Static site generators have taken off in a big way over the last couple of years. They’ve moved from the realm of the uber-developer to the almost mainstream, and — even for a SSG geek like me — it’s become difficult to keep track of all the new SSGs arriving on GitHub; there are thousands of them. Most SSGs tackle a basic problem in more or less the same way, albeit with tweaks to the process, a different functional emphasis, or a different programming language. Most aren’t worth a blog article, but Lektor, a new Python static site generator from Armin Ronacher — creator of the Flask web framework and many other things — solves one of the big problems with static site generators: they’re almost unusable for the average writer or editor.
I’m a writer by trade, not a developer, although I know which end is up on a code editor. Many writers, editors, and business owners aren’t technically inclined, and that’s fine — everyone doesn’t needs to be a developer. People who work in the content creation field pay developers to do that work for them. They want a site where it’s easy to enter content and hit publish.
Usually that means WordPress site, but as well all know, WordPress can be prone to security issues, especially in the hands of non-technical users. And, WordPress is often overkill for content sites; a static site would be the perfect option. But — even after templates have been created and the site deployed — if you give the average business owner or writer a Jekyll-based site to manage, they’ll balk at the idea.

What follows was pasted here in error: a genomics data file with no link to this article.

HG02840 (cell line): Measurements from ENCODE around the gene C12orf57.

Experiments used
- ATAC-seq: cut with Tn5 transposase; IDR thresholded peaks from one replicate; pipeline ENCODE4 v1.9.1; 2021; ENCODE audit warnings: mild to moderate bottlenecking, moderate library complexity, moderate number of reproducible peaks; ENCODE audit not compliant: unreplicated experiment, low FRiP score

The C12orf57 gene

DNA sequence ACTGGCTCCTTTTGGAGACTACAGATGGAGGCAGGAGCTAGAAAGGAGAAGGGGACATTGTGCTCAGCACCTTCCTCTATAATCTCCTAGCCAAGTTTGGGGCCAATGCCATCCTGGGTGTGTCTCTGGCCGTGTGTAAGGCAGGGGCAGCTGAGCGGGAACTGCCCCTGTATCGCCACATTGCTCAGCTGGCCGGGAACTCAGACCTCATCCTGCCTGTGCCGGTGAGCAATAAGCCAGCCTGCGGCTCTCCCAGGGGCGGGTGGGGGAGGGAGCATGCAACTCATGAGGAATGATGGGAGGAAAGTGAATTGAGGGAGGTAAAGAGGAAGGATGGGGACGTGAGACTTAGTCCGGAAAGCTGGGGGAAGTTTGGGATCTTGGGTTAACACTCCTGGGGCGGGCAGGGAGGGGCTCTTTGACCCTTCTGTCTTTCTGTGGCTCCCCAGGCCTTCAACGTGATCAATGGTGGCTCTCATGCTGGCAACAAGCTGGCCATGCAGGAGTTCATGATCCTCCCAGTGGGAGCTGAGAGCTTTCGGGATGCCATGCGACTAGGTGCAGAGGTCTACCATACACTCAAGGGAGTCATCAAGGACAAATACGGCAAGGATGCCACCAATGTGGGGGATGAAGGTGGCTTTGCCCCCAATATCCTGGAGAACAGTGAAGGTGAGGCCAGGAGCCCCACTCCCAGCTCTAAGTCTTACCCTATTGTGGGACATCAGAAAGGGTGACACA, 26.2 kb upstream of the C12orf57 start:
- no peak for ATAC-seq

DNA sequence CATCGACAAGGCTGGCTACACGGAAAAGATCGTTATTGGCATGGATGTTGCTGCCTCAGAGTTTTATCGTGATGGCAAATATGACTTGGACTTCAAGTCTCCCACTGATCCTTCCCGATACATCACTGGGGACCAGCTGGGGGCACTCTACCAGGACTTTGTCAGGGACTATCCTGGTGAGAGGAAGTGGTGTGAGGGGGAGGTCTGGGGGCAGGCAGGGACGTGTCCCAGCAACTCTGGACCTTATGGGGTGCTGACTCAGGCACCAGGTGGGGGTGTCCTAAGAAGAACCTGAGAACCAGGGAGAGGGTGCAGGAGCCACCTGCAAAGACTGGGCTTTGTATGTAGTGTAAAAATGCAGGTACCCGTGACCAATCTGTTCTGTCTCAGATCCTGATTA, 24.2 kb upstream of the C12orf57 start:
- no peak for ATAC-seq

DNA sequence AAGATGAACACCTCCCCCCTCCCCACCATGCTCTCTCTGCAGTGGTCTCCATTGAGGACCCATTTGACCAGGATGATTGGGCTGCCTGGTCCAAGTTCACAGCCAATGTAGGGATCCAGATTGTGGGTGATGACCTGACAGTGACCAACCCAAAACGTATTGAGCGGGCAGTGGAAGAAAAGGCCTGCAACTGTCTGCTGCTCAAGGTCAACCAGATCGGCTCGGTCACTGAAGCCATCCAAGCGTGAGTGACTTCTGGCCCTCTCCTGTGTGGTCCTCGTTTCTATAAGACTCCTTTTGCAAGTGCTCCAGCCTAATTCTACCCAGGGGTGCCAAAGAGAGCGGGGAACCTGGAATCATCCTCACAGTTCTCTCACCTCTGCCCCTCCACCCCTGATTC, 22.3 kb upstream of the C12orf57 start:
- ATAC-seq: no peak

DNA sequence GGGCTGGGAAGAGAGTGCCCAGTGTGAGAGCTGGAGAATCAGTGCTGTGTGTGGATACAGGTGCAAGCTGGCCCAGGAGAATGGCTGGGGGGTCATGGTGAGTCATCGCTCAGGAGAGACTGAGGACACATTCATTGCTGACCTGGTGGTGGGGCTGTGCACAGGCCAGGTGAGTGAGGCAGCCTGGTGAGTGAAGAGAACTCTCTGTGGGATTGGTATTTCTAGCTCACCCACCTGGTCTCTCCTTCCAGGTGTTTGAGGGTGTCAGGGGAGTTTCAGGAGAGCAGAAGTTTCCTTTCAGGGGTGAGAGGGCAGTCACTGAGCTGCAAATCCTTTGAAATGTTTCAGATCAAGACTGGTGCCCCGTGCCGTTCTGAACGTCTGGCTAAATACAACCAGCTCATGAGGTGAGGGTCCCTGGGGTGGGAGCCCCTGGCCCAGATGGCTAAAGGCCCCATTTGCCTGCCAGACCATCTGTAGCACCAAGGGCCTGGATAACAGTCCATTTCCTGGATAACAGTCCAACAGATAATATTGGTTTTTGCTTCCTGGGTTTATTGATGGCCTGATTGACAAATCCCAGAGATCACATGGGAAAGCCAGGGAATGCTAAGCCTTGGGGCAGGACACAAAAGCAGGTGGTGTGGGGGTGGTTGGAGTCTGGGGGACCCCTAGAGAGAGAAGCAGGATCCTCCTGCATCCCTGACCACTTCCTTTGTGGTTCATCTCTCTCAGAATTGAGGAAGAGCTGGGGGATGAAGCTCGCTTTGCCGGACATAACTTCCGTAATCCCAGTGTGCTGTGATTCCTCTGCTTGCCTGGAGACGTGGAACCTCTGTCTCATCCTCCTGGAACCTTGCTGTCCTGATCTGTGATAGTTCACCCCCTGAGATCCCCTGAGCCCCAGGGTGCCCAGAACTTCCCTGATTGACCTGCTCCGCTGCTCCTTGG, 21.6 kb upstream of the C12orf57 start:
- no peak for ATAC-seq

Because the content guys don’t want the complexity of an SSG, developers can’t create static sites for them, and we end up with SSGs as a niche tool for devs. That’s a shame because a huge proportion of the web that currently runs on dynamic content management systems is better suited to a static site — as the developer of Lektor puts it, most sites are read much more often than they are written.
Lektor is a static site generator designed with the explicit acknowledgement that SSGs need to be made suitable for both developers and ordinary users. That means it has all the content modeling and templating bells and whistles that developers demand, and it has a “WordPress-like” administration interface that can be used by almost anyone.
At the moment, that interface takes the form of an elegant Mac app that can be used by editors and writers to create and publish content. Lektor will take care of publishing to a remote server, so from the perspective of the user, the experience of using Lektor is not that much different to using WordPress. At the moment, the publishing options are fairly limited — FTP, Rsync, and GitHub Pages, but because Lektor is designed to be easy to extend, new publishers are being developed.
In this article, I’ve focused on just one of the problems solved by Lektor, but it has a few other great features up its sleeve too, including a content model that blows most SSGs out of the water. I’ll be delving deeper into that in a future article.